"Two Different Towns" by Robert Walker
MGM Lion's Roar 1945
Cities change. Old buildings are razed, new ones are built. Elevated train tracks are removed and swifter subways take their place underground. But people change more than cities. There’s the case of New York City and one, Robert Walker….
On a recent trip to Manhattan, I went down town to Greenwich Village. I wandered around Sheridan Square, then into some of the narrow, colorful streets. There was the old house, its brownstone front as tired as that of a rheumatic old man’s face, where I had lived in a sixteen-dollar-a-month apartment. There was the Italian grocery and greens store where Tony was understanding about unpaid bills. Up another street was a small Armenian restaurant where I ate, very rarely, when my usual fare of beans, doughnuts and milk could not be suffered another day.
I was pampering a case of pure, uncomplicated nostalgia in my wandering, for this was my New York where I was happy, although sometimes a little hungry, when I was acting at the Cherry Lane Theatre for fifty cents a performance in 1938. Only seven yeas ago. I mused as I looked at the small theatre on the narrow lane. Nearby there were a few new store fronts, some of the old restaurants had been given a fresh coat of paint. But my life had changed more than this memory-filled section of New York.
I took the swift subway back to Times Square, walked up to Fiftieth Street to the Capitol Theatre where I was doing four shows a day, seven days a week, and not for fifty cents a performance. I was in a totally different town.
You may think I was being maudlin in my sentimentality but this was my first trip back to New York since I left radio there in 1942 to come to California and movies. I wasn’t maudlin. I was awed. Awed that a theatre which seats 4,820 paying patrons could be filled for my Capitol shows. Awed, too, that between shows I was interviewed, photographed, had sessions with fans and autograph hunters – bless ‘em, and may they always pursue me! Awed, because those Greenwich Village days were so recent and vivid.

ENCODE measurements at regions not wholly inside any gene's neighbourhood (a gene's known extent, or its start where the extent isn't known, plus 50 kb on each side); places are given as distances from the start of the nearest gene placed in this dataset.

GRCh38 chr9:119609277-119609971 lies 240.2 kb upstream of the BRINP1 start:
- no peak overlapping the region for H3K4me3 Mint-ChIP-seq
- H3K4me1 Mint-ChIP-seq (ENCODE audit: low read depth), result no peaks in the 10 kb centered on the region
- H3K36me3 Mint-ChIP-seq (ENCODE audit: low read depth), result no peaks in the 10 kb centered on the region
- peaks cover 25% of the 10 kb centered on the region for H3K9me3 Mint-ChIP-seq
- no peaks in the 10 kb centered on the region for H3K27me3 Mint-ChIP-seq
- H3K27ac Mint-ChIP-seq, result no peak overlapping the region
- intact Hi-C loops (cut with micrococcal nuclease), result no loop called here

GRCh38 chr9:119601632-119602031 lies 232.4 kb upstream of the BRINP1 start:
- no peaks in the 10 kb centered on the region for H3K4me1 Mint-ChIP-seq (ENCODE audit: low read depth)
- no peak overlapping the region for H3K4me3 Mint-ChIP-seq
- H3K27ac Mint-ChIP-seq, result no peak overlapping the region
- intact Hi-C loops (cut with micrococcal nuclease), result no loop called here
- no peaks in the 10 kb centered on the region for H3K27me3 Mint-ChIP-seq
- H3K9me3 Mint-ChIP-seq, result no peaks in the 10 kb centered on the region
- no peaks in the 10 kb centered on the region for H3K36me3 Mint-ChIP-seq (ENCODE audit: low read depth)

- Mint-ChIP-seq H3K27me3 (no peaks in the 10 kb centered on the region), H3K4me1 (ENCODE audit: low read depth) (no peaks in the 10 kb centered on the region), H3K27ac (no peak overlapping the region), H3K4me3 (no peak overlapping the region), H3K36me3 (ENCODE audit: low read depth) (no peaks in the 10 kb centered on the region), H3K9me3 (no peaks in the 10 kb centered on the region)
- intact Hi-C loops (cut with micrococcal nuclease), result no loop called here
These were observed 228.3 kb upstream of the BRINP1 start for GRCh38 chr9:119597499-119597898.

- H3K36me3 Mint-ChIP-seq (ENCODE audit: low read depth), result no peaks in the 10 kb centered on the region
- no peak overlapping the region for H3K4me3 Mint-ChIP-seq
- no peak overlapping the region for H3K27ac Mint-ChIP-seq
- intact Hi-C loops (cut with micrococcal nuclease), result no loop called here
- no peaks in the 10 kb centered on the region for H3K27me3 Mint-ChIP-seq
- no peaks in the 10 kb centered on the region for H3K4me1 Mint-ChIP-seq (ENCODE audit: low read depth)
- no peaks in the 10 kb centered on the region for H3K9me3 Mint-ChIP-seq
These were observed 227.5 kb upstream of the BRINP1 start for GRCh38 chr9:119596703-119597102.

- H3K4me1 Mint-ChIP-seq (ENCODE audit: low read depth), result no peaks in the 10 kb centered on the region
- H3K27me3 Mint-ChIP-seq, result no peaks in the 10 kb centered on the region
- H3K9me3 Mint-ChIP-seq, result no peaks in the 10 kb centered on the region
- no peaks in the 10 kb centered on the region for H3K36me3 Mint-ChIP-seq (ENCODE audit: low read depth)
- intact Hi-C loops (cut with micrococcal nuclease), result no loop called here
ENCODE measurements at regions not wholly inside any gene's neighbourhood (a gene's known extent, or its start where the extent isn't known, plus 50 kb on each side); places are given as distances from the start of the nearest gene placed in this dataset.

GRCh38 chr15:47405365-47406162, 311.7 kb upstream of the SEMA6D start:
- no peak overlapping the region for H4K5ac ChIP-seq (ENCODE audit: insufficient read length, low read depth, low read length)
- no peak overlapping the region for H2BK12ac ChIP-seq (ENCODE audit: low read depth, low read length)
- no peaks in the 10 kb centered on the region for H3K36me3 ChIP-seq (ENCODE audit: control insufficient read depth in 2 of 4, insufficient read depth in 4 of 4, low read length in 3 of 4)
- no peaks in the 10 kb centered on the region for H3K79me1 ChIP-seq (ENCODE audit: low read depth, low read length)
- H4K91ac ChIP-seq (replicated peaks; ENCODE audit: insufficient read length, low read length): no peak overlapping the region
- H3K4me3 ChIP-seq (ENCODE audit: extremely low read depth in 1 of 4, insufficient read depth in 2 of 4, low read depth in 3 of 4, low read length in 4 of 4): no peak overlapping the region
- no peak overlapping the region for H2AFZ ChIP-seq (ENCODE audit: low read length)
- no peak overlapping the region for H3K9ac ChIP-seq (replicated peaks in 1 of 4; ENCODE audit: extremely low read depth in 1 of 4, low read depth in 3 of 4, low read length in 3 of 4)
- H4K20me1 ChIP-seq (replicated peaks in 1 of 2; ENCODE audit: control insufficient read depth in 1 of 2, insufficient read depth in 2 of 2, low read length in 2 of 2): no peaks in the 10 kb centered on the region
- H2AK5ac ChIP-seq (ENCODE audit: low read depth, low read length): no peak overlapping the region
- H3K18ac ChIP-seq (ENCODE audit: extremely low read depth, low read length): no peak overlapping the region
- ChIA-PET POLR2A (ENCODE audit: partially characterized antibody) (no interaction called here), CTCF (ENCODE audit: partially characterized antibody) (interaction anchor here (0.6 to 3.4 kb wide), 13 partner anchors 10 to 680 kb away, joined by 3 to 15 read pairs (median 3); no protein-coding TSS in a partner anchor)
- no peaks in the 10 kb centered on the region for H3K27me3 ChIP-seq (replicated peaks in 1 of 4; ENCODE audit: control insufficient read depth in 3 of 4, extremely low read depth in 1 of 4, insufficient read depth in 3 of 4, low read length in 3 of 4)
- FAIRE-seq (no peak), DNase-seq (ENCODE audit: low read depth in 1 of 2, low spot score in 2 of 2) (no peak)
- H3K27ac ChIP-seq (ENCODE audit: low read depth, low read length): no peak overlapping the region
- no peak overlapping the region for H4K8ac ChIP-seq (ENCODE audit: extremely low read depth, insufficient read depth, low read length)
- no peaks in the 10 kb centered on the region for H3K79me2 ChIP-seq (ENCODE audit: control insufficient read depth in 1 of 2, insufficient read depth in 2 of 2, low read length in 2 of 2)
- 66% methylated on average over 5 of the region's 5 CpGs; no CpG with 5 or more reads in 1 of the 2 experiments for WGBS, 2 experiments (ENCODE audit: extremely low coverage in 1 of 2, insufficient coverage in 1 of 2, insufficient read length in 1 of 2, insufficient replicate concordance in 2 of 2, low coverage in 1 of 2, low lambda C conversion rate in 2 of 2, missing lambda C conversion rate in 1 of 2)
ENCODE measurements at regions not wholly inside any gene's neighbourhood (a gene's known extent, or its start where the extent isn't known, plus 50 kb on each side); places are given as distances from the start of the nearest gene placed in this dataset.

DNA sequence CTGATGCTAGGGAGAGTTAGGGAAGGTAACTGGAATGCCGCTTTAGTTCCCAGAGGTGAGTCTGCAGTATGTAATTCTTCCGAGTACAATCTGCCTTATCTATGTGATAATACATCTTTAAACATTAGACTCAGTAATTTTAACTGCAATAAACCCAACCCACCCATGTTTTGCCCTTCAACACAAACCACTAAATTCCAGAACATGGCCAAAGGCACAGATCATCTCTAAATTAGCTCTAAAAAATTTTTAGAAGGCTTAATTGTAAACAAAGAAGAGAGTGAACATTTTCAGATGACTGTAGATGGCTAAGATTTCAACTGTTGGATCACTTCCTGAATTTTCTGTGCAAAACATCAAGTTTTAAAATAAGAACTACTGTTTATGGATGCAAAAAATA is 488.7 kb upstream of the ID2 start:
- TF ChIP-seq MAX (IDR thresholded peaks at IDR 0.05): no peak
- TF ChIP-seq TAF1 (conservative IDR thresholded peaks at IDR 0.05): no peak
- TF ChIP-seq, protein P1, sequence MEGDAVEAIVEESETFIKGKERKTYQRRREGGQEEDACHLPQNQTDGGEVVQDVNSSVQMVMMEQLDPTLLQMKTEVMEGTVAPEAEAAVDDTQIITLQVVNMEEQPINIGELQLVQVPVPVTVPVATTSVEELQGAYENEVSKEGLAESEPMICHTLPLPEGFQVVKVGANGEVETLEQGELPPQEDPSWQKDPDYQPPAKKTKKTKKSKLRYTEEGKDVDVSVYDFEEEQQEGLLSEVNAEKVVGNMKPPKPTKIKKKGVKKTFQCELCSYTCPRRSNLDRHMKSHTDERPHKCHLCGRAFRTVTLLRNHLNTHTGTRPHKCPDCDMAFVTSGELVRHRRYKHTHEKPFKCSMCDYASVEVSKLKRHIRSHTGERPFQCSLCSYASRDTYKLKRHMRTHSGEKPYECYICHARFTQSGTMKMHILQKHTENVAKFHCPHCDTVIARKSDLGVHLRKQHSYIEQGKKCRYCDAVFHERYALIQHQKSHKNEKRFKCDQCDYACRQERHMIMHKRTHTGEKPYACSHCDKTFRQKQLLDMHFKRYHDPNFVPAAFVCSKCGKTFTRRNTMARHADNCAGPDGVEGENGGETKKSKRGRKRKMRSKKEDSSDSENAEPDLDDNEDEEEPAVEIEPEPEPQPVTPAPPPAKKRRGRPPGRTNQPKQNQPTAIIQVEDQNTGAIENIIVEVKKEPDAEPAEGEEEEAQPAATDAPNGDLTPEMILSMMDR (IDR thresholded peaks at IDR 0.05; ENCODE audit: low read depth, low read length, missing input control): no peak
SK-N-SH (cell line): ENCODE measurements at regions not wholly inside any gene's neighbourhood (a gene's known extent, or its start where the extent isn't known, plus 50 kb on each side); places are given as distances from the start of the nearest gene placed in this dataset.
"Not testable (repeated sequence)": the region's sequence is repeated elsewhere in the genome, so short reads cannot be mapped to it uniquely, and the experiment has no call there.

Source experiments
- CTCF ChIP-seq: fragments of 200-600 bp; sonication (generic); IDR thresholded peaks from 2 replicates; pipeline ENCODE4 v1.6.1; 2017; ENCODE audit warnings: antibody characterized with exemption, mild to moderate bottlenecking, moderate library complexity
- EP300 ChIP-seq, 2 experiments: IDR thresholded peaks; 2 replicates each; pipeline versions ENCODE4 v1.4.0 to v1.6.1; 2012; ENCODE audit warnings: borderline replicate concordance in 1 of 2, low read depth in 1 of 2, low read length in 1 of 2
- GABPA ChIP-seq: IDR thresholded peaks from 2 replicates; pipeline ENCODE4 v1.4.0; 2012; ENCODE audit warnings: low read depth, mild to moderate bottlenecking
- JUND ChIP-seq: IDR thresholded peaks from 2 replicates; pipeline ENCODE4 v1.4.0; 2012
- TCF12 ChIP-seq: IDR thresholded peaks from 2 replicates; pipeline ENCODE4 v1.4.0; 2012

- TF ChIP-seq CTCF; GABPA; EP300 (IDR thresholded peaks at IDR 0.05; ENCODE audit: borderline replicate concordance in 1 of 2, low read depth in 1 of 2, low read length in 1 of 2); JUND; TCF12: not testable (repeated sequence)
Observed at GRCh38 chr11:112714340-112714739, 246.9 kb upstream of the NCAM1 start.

My Capitol appearance marked the first time I played before a “live” audience since the Cherry Lane Theatre days, and I liked it. Working before these people I could feel reactions, and subconsciously picked up things to do, and not to do, on stage or in any other acting medium. “Be natural” is the primary demand of an audience, and an actor is a dead pigeon if he does not heed that demand.
I must admit that it was flattering, too, to be recognized in New York, more often than in Hollywood. I could drop in at a restaurant or night club and get a table and a nod of recognition from a head waiter who a few years ago would have given me an icy stare.
But more flattering were the fans, particularly the older ones, who usually asked for an autograph to send to a son or daughter overseas and who often said, “You remind me of my own son.”
The younger generation proved a surprise. Those kids, in their own vernacular, are “hep.” They know more about movies than we who are in them.
Reporters from newspapers and magazines dropped in for interviews at the theatre or hotel but whole delegations of young editors from the school press showed up, note pads and pencils alerted. Their questions called for more diplomatic parry than those of seasoned journalists. “Who is my favorite actress?” Which girl in Hollywood do I think most beautiful?” “What is my favorite role?”
Some of those “editors” couldn’t have been more than eleven years old but they had carefully prepared questions. All of them seemed to agree that they like me best in “See Here, Private Hargrove” because they invariably asked about the forthcoming sequel.
I had to cut short my trip to New York to return to Hollywood for Metro-Goldwyn-Mayer’s “The Sailor Takes a Wife” but I’ll go back as soon as I can. I love those two New Yorks I have known. I expect to find even more changes on my next trip but one thing never varies:
Ninety-nine percent of the autograph hunters have leaky fountain pens!
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